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What Happened to the Female Directors of Hollywood?

Dorothy Arzner takes charge on the set of “Merrily We Go to Hell” in this 1932 photo. (AP)

Editor’s note: In October 2016, the Equal Employment Opportunity Commission began investigating Hollywood’s gender gap. Before it concludes its mediation process, Truthdig contributor Carrie Rickey considers the historic accomplishments of women behind the camera, how they got marginalized and how they are fighting for equal employment.

This five-part Truthdig series is published in partnership with Women and Hollywood and Chicken & Egg Pictures. Click here to read Part 1, here for Part 3, here for Part 4 and here for Part 5.

Where did the female directors go? Never mind that pioneer directors Alice Guy-Blaché and Lois Weber were towering figures of cinema’s first two decades. By 1920, each found it harder and harder to get projects off the ground. Just about the time that American women earned the right to vote, these two directors found it increasingly difficult to find financing. Given recent studio consolidations, executives wanted filmmakers they could control, not those accustomed to calling the shots.

Although in the early 1920s, many screenwriters from the previous decade—including Lenore Coffee, Anita Loos, Frances Marion, Bess Meredyth, Jeanie MacPherson and Jane Murfin—continued to thrive and flourish, that was not the case for their sisters behind the camera. As counterintuitive as this may seem, more women won Oscars for their screenplays in the 1930s (three) than in the 1980s (zero). For the most part, women behind the camera disappeared.

There was an exception.

At Paramount in 1919, Dorothy Arzner, a young woman who had studied medicine and worked briefly as a studio stenographer, was promoted to continuity supervisor on a film titled “Stronger Than Death.” Its star was stage actress Alla Nazimova, as legendary for her talent as she was for her lesbian sexuality. Herbert Blaché, husband of Guy-Blaché and mentor of Weber, was the film’s co-director. There is evidence, says Arzner biographer Judith Mayne, that she benefited from the casting couch: At the time of her promotion, Arzner was among Nazimova’s lovers.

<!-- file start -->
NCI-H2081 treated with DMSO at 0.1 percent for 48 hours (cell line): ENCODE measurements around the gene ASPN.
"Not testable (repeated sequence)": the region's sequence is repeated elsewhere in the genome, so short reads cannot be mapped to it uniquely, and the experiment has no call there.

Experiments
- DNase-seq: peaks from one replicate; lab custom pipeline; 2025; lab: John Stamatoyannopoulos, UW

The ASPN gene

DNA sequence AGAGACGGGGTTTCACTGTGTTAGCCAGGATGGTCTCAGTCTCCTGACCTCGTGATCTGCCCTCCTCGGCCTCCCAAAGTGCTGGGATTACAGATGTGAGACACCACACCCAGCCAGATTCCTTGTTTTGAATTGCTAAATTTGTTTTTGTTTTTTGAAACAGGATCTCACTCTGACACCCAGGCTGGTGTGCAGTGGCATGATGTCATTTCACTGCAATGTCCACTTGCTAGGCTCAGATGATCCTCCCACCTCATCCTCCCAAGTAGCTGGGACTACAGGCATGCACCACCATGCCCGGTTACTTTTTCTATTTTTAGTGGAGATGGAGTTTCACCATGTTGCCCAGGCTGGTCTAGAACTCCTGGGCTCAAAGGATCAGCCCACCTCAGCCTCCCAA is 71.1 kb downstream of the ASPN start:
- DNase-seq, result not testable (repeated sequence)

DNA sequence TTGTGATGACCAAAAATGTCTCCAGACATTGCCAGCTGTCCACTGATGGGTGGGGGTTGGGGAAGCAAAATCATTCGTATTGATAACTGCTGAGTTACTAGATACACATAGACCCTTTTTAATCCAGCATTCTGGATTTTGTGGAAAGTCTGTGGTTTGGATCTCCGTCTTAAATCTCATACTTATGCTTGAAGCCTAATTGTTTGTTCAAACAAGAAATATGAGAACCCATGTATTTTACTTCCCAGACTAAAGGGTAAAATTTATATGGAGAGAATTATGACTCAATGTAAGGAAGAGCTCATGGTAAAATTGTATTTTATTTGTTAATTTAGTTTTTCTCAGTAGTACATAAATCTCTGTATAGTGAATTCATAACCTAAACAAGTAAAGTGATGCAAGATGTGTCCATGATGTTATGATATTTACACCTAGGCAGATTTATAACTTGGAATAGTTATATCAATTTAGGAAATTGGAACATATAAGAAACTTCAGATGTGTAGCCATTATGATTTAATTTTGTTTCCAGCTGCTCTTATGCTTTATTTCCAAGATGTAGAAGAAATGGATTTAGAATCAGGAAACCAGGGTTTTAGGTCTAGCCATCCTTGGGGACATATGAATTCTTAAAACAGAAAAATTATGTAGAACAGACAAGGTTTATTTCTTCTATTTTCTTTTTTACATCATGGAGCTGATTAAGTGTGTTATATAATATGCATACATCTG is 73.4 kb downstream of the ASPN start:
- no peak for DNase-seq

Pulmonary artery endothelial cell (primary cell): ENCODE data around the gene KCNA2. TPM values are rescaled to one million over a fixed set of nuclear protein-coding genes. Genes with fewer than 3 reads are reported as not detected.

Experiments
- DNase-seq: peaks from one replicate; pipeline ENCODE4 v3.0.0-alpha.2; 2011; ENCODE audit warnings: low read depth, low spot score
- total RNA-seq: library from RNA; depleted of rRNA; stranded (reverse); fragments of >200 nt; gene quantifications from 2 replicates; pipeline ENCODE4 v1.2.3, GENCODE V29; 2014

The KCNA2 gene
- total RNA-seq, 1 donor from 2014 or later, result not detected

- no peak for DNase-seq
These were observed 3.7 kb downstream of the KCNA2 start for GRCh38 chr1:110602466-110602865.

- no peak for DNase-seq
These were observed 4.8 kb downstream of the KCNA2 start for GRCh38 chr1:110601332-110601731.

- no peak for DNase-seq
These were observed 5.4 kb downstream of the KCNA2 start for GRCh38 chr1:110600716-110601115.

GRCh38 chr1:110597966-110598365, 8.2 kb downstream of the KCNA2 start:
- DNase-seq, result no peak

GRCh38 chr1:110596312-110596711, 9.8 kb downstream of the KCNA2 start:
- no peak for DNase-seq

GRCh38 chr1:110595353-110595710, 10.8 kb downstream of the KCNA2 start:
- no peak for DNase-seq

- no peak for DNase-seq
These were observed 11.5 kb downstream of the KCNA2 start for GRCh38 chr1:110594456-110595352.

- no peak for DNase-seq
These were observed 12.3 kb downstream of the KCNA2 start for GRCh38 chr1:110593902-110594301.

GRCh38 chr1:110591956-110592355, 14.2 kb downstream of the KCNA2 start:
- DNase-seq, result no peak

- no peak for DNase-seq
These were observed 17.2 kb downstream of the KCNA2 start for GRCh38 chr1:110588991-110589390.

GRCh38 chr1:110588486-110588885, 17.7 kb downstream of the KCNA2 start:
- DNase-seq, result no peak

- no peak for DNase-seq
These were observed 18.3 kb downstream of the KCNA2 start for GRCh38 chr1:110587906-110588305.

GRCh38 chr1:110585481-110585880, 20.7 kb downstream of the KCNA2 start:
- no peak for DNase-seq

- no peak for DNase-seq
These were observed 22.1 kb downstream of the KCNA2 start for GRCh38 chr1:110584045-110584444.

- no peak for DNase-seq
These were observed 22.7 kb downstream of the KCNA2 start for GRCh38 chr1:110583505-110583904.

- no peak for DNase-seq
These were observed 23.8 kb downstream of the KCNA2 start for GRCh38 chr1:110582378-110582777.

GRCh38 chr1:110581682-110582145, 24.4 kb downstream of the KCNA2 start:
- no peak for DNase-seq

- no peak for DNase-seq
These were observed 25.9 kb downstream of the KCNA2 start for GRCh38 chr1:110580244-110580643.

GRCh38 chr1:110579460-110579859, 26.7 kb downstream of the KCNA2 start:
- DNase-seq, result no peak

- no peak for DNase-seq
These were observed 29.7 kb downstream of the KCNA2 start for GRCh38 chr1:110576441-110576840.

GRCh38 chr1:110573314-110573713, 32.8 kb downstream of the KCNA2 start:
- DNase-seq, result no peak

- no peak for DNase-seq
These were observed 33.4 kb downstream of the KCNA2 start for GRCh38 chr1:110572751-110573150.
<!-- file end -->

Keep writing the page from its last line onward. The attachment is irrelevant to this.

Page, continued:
Arzner apprenticed with assistant film editor Nan Heron. After cutting some 32 pictures in her first year, the novice soon surpassed her teacher. The studio tapped Arzner to edit Fred Niblo’s 1922 film “Blood and Sand,” Rudolph Valentino’s first starring role, the tale of a toreador torn between his loving wife and a teasing vamp. Arzner shot the bullfight scenes, invisibly integrating them with stock footage of Spanish corridas, highlighting close-ups of Valentino that catapulted him to stardom. When director James Cruze saw her work, he promptly hired her to edit his 1923 epic “The Covered Wagon.” They worked together on other films, including “Old Ironsides” in 1926, on which she also had a screenwriting credit. Of Cruze Arzner said, “He always treated me as though I were his son.”

Having worked as an editor and as a screenwriter on a handful of films, Arzner wanted to direct. She was about to leave Paramount for the opportunity when, in order to keep her, the studio hired her to direct “Fashions for Women” in 1927, a cheerful, mistaken-identity farce set in Paris. Paramount was testing both Arzner and promising actress Esther Ralston, hoping the rookie director, like Lois Weber before her, could make a star out of a relative unknown. Both missions were accomplished, and the film was a commercial success.

At about the time Arzner made her studio filmmaking debut, Zora Neale Hurston, later celebrated for her novel “Their Eyes Were Watching God,” directed the ethnographic films “Children’s Games” and “Logging” in 1928 and “Baptism” in 1929.

Back in Hollywood, Paramount entrusted Arzner with making its first sound film, “The Wild Party,” in 1929. When star Clara Bow had trouble adjusting to the microphone affixed to her, Arzner came up with the idea to attach it to a fishing rod that could dangle overhead, allowing Bow to move freely. This was the prototype of the “boom mic,” which Arzner neglected to patent, although it became a vital tool for filmmakers.

In a directorial career spanning 16 films (11 of them for Paramount) over 15 years, Arzner worked for almost every studio on movies with female leads. Samuel Goldwyn asked her to direct “Nana” in 1934 because he hoped she would make a star of Anna Sten. That didn’t happen. But Arzner was instrumental in advancing the screen careers of Katharine Hepburn, the Earhart-like aviatrix in the 1933 film “Christopher Strong”; Rosalind Russell, the domineering Harriet Craig in “Craig’s Wife” in 1936; and eternal chorus girl Lucille Ball, whose first screen starring role was as a burlesque queen in the 1940 film “Dance, Girl, Dance.” Actresses in Arzner movies drove the narratives. For example, 35 years before film scholar Laura Mulvey coined the term “the male gaze,” the character played by actress Maureen O’Hara delivered a critique of it in “Dance, Girl, Dance.Arzner almost always worked with female editors, including Viola Lawrence and Adrienne Fazan, ensuring that the editing branch was hospitable to women.

The director’s value to her employers may have been as a star-maker, but she is of interest to contemporary viewers for her subversive portraits of powerful and sensual women far from the Hollywood norm. Not for Arzner were women who fit the convenient pigeonholes of madonna and whore. Film historian Molly Haskell approvingly notes how Arzner bridged the gaps between Hollywood romantic conventions and her own feminist sensibility. Her movies remain bracing examples of how different the world within a movie looks when a woman is behind the camera: Male characters are allowed to be emotional; female characters to be strong. Marriage is rarely the object of Arzner women, who are aviatrixes, aspiring ballet dancers and resistance fighters.